(“In Case You Missed It Monday” is my chance to showcase something that I wrote and published in another venue, but is still relevant. This week’s post originally appeared on THWACK)
If you hang out around a particular segment of the SolarWinds® crowd, you’re likely to hear the story of how monitoring helped one former Head Geek™ score front row tickets to Aerosmith.
This is not that story. This story was, however, inspired by that story.
The original story involved the aforementioned Head Geek, Destiny Bertucci, using SolarWinds Web Performance Monitor (WPM) to monitor the ticket sales website. When tickets for her city showed “on sale now,” she got an alert with a direct link to the page. After a few more taps on her cell phone, she’d scored the seats. Her success has been the stuff of legend (and more than a couple of conference talks and THWACKcamp™ sessions) over the years. It served as an example of the surprising flexibility one can achieve with robust monitoring solutions. And it’s also a great story about monitoring engineers using our powers for fun as well as to save the day.
But what about using our powers for actual “good”—as in helping people in a direct way, not just by keeping their routers routing and servers serving? This question is where this story begins.
It’s news to nobody we’ve all lived through a challenging year. The truth is, far too many of us have lost more than just time over the last 12 months. As IT pros, we’re wired to solve problems, but many of us have felt powerless to help in the face of the pandemic. The key to regaining any sense of normalcy—for individuals, communities, and humanity as a whole—now lies in getting as many doses of vaccine into as many arms as we can as fast as possible.
Each government has approached this challenge in varying ways. I’m not here to say whether any one methodology is better or worse than another. What I am going to comment on is how vaccination distribution has displayed a consistent challenge across the world familiar to IT practitioners: the so-called “last mile” problem.
In tech, the greatest effort often lies in bridging the distance between a new service and the users who want it. The term was first used in telecom, describing the spike in cost and effort to connect each home to the main circuit. The cost to connect any two points by cable is about the same, but expending the cost for a single user often appears far greater than the ROI. However, if you don’t bridge the last mile, nobody will use the service at all. Though the telecom aspect is easy to visualize, the term has been used to define issues with everything from public transportation to cryptocurrency.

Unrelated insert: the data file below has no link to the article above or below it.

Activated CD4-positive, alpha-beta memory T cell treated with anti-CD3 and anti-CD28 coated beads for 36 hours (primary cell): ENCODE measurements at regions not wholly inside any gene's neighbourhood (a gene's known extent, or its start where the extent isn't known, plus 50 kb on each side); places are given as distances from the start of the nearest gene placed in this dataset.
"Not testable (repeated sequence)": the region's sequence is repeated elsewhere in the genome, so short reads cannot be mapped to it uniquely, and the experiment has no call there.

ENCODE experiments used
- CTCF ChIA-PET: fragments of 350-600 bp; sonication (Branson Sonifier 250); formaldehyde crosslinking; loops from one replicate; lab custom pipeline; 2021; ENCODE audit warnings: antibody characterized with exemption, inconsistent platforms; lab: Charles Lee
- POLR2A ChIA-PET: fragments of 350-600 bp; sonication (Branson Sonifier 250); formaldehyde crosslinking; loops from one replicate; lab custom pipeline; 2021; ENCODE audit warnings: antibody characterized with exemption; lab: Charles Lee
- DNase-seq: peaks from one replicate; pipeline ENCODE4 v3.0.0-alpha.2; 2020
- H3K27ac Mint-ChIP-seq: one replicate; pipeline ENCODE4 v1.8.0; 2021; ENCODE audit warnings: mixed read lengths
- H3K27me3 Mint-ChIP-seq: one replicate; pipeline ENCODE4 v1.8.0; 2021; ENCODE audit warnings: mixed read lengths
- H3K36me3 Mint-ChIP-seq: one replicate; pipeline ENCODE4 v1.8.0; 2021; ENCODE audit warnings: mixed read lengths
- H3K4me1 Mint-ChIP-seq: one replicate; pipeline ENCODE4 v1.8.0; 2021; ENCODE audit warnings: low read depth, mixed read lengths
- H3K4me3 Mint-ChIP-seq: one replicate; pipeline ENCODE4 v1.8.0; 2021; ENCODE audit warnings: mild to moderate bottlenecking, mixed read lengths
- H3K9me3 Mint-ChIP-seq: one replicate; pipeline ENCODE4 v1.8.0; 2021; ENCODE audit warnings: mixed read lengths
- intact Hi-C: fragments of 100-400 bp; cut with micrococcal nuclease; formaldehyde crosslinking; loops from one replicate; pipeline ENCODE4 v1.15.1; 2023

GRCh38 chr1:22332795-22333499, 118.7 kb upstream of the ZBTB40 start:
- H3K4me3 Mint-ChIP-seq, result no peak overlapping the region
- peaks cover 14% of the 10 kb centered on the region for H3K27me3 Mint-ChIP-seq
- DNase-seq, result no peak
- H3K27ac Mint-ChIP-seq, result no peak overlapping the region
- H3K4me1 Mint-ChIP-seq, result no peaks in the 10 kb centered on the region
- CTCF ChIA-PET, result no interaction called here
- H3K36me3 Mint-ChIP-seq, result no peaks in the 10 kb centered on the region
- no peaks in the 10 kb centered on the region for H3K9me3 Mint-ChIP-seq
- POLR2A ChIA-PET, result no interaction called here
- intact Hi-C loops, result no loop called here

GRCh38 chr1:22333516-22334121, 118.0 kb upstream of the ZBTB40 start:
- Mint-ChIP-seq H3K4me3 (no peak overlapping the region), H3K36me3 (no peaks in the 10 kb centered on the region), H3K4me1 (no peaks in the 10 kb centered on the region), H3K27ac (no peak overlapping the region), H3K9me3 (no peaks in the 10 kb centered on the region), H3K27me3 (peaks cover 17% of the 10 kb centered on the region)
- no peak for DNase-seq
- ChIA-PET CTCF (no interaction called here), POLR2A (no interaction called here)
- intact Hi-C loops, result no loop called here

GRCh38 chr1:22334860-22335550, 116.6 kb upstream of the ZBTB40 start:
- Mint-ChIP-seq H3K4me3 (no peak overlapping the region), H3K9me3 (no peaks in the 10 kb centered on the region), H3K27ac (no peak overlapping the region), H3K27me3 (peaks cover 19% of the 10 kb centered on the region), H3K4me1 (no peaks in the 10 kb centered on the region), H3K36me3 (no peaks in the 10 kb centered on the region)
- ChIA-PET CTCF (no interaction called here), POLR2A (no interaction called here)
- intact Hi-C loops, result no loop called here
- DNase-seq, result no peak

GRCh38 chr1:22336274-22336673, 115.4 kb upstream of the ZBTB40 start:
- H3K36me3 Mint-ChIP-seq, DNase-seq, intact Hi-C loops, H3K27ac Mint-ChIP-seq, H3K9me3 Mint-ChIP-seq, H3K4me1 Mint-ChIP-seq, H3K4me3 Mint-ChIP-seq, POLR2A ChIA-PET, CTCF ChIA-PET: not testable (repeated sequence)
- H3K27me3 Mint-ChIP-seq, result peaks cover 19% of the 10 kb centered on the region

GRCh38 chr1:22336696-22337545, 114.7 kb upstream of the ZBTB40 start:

And I believe it applies to vaccinations as well. In telecom, the challenge was bridging both distance and dirt. But with vaccines, it’s overcoming both complacency and confusion.
Governments can move vaccines and staff to various locations on the map, but they can’t reasonably go door to door—and even this idea is based on the false assumption that everyone who needs a shot has a door they can be found behind. Meanwhile, individuals aren’t waiting by the phone for their turn, nor are they able to instantly stop what they’re doing to race to a distant vaccination site. Twice. Three weeks apart.
This is the “last mile” problem as it relates to vaccinations. It’s the problem I’ve been focused on for myself and my family as much as the wider community. In my immediate area, there are hundreds of potential vaccination sites spread across a half dozen providers. But each one has their own scheduling system. Making things even more difficult, appointments are snatched up as quickly as they appear. I spent many groggy 5 a.m. mornings managing multiple screens and tabs, hitting refresh surreptitiously until I got a hit, to no avail.
Which is when I remembered the story about the front row tickets, monitoring, and the power of automation.
My advice to folks in a similar situation is to look no further than their own backya… I mean data center. Look at the tools you have at hand and think about this like the IT problem it is. Set up the appropriate monitoring. Make sure your alerting provides detailed information (like a link to the scheduling site) so you can immediately act on the message when you receive it. Watch the watcher, meaning be certain you can verify your monitor is still working. And ensure you aren’t overaggressively polling the information source, causing it to shut down or (worse) block your IP.
Lest you think I’m the first—or only—person to think of this, I’d like to point out there are now folks who have earned the title “vaccine angel,” spending their free time finding and securing vaccine appointments for complete strangers (https://www.salon.com/2021/04/01/vaccine-angels/). I’m just bringing my resources and experiences to bear as I approach the problem.
My seventh grade English teacher used to tell our class, “Only Superman does good. The rest of us do well.”
I’m not sure she’s right.